Early reconnaissance and classification foresters in the region included John F. Preston, David Mason, James Walter Girard, and Elers Koch. Preston was assigned to the region in 1908, but he spent much of his time working as a traveling representative in the Pryor Mountains of Montana.  While in Missoula, Mason's job was to supervise timber reconnaissance and mapping. He prepared the "Manual of Timber Reconnaissance, 1914," which was "considered the best of its kind at the time." Mason joined the faculty of the University of California in 1915, having gained some of his teaching experience through 3-month lecture courses on forestry at the University of Montana in 1911 and 1912.  Another pioneer in developing timber reconnaissance and appraisal techniques was Girard, who became legendary as a timber cruise (see discussion under "The Sale and Free Use of Timber" later in this chapter). 
Elers Koch spent much of his early career in the region on boundary work. He once said about such work, "There was no great amount of burdensome detail, the country was mapped by traverse and from high points, sketching in the various timber types, grass land, barren and brush. We figured on covering half a township to a township (36 square miles) a day, and that is a lot of country." In 1904, he made boundary surveys in Montana and Wyoming, and he covered his home area, the Gallatin Forest Reserve. Gifford Pinchot made Koch a forest inspector for Montana and Wyoming in 1905. 
In 1907, Koch became "supervisor" of the Montana division of the Bitterroot National Forest, the newly created Lolo National Forest, a portion of the new Hellgate National Forest, and the recently established Missoula National Forest. Much of the land in these forests was unmapped and largely unexplored. Koch assigned his foresters, such as John D. Jones, a graduate of the University of Montana, to the Lolo National Forest to "locate timber trespass, check on fraudulent claims, make some timber sales where needed, and generally find out what was going on." His assistant supervisor, Willard W. White, a graduate of Cornell University, was responsible for "timber work, cruising and looking after the sale of timber."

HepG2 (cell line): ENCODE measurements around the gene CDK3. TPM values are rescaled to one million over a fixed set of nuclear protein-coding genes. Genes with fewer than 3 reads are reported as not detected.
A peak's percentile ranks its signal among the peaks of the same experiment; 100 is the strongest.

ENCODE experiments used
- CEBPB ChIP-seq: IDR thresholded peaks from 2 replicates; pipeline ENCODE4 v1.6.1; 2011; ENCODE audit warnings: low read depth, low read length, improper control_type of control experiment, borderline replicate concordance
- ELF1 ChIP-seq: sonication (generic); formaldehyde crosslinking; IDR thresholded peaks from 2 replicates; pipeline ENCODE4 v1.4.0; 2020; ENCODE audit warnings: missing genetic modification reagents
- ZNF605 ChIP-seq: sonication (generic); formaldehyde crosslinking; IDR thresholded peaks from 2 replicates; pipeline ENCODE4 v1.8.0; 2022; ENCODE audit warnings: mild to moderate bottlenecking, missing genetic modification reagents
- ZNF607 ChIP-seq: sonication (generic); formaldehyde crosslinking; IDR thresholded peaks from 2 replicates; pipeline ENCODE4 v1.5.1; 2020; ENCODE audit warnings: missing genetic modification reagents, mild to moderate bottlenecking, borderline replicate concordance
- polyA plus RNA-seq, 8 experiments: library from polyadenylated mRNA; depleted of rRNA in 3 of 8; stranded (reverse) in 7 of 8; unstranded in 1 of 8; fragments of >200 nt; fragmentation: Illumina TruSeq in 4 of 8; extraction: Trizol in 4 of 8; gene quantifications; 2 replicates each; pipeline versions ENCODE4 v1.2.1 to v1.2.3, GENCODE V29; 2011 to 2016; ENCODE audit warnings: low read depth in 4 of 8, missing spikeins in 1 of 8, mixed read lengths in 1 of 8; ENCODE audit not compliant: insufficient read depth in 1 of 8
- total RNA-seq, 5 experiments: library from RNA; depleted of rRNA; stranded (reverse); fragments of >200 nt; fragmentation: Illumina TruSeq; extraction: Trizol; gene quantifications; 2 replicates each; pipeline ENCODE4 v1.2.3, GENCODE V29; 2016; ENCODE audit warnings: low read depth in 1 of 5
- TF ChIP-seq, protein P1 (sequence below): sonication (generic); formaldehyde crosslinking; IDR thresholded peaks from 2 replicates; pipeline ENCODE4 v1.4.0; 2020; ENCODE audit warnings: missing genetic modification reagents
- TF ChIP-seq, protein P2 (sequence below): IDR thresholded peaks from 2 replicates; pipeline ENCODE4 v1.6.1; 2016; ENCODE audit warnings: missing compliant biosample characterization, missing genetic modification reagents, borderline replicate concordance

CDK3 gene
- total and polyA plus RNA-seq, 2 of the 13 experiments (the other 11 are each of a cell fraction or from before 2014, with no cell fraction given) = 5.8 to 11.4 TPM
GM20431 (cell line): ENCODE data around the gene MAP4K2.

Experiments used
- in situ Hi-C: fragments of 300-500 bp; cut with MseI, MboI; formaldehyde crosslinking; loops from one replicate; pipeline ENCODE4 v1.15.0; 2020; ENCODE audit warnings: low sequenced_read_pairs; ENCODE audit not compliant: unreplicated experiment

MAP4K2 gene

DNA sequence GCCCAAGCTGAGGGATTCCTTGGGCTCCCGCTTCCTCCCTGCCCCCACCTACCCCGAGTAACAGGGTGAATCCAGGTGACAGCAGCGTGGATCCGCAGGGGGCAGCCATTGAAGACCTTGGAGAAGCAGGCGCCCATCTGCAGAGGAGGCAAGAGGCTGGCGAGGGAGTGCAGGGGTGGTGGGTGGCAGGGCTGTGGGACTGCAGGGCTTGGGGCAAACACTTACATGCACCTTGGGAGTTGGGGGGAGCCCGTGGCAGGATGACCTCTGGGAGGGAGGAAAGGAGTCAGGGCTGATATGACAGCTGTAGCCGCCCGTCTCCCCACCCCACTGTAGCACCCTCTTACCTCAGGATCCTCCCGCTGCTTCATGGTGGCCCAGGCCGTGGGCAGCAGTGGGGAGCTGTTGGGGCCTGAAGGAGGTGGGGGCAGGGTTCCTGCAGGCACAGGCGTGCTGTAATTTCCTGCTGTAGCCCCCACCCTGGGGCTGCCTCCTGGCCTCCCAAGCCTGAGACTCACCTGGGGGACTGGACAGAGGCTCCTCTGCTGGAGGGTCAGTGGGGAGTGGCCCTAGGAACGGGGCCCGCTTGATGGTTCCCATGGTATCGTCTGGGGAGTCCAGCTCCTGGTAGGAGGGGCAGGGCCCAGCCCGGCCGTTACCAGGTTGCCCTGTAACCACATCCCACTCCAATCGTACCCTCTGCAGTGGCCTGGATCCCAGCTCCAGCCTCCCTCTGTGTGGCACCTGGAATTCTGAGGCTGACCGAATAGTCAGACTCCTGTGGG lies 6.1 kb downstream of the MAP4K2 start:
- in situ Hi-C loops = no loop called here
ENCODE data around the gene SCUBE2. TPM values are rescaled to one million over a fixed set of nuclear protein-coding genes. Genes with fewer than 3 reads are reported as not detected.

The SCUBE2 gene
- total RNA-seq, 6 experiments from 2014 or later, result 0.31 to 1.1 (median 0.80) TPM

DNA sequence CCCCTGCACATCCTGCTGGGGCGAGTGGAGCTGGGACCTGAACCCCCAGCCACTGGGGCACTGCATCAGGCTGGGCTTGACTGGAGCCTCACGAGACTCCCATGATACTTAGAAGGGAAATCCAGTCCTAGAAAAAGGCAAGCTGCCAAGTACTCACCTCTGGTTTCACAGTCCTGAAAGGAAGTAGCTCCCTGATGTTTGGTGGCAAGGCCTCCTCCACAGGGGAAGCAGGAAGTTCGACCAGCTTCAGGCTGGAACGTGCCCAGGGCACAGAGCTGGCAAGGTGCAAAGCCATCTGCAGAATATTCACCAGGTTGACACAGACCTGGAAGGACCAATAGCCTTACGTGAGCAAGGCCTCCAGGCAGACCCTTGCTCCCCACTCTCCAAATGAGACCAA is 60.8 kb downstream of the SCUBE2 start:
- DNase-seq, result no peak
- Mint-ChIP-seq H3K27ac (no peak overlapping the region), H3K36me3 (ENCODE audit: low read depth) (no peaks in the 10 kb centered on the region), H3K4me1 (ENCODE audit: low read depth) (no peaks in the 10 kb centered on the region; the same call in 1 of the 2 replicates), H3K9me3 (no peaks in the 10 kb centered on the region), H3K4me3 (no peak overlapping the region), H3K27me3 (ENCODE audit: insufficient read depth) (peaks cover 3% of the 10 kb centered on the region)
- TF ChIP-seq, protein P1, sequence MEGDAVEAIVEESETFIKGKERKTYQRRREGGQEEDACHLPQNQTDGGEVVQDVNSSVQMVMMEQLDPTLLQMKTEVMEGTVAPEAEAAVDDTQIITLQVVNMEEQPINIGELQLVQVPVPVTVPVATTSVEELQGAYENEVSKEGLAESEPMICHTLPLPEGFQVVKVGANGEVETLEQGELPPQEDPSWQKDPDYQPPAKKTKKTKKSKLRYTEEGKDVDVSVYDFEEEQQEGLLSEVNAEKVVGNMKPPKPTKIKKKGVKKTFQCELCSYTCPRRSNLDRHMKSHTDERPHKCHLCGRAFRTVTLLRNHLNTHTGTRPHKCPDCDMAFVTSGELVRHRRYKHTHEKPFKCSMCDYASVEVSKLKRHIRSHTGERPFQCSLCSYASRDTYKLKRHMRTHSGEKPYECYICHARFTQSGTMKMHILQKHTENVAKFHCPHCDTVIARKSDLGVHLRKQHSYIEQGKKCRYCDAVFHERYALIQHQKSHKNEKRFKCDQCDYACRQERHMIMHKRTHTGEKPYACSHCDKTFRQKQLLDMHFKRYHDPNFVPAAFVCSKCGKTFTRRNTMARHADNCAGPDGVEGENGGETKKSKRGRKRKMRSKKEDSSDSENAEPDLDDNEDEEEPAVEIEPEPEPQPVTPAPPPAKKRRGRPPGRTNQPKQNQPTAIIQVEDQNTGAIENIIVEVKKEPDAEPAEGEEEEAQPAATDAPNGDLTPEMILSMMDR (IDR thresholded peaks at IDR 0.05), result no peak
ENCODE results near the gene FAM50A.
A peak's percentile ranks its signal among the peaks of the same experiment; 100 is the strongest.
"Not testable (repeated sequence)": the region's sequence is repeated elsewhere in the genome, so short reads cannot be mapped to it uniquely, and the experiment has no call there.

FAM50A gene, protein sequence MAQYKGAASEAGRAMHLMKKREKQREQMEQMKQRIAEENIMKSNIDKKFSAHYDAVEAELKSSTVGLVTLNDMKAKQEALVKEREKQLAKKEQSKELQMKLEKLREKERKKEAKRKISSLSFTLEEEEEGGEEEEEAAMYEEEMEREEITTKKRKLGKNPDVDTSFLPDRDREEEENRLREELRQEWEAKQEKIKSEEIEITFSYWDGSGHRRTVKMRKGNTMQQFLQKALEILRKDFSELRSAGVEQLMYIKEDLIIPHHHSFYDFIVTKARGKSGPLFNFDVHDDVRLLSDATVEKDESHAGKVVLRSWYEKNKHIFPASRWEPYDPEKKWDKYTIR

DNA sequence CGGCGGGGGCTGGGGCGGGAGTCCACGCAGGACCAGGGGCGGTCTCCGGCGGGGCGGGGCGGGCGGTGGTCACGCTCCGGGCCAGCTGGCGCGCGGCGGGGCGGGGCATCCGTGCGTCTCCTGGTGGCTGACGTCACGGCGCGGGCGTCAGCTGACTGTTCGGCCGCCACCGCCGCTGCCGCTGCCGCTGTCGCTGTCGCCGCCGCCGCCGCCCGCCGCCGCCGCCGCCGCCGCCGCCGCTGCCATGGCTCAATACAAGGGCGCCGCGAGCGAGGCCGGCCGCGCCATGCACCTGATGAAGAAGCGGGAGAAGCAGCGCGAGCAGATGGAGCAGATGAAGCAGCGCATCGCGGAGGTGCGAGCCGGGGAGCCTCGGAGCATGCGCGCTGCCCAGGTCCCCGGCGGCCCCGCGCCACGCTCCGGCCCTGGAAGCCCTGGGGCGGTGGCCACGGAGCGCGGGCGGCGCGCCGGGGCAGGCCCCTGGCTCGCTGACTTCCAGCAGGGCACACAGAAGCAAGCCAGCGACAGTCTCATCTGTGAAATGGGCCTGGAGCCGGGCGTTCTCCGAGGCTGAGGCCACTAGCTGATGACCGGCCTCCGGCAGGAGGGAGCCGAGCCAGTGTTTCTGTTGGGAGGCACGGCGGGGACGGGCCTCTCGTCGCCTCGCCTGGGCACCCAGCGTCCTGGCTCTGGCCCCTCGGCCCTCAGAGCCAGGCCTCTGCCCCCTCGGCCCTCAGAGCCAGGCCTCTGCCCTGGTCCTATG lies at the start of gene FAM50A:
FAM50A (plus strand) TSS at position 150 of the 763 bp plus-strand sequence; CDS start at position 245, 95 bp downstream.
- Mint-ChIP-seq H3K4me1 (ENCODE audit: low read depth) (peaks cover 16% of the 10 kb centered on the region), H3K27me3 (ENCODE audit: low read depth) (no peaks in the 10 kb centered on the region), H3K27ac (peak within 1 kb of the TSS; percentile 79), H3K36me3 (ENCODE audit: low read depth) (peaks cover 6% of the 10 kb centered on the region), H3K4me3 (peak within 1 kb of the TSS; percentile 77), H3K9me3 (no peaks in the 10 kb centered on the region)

Thus in the early days, a major effort of the Forest Service in the Northern Region was simply to find out what was there. Reconnaissance, inventory, and classification were essential to planning for effective management. In 1909, the resurvey of the national forest boundaries within the region was completed, and serious planning could begin. 
Planning for Management
Because inventories took so long to complete in the Northern Region, working plans, timber management plans, silvicultural plans, and other management plans were still being produced during the second and third decades of the region's existence. Samples taken from forest working plans, statements of policy, and management plans from the archives of the region include the following: 
The working plans were relatively simple documents; they included general outlines of the forest's history, topography, climate, geology, soils, land classification, transportation, settlements, industries, ranching and grazing, and lumbering. The Bitterroot preliminary statement of policy was a brief 4-page statement containing information on "working circles," or areas of timber stands for future harvesting. The booklet covered estimates of timber volume, the limitation of the annual cut, the objective of management, the policy on selling timber, the probable demand, the working plans needed, and the sequence of cutting.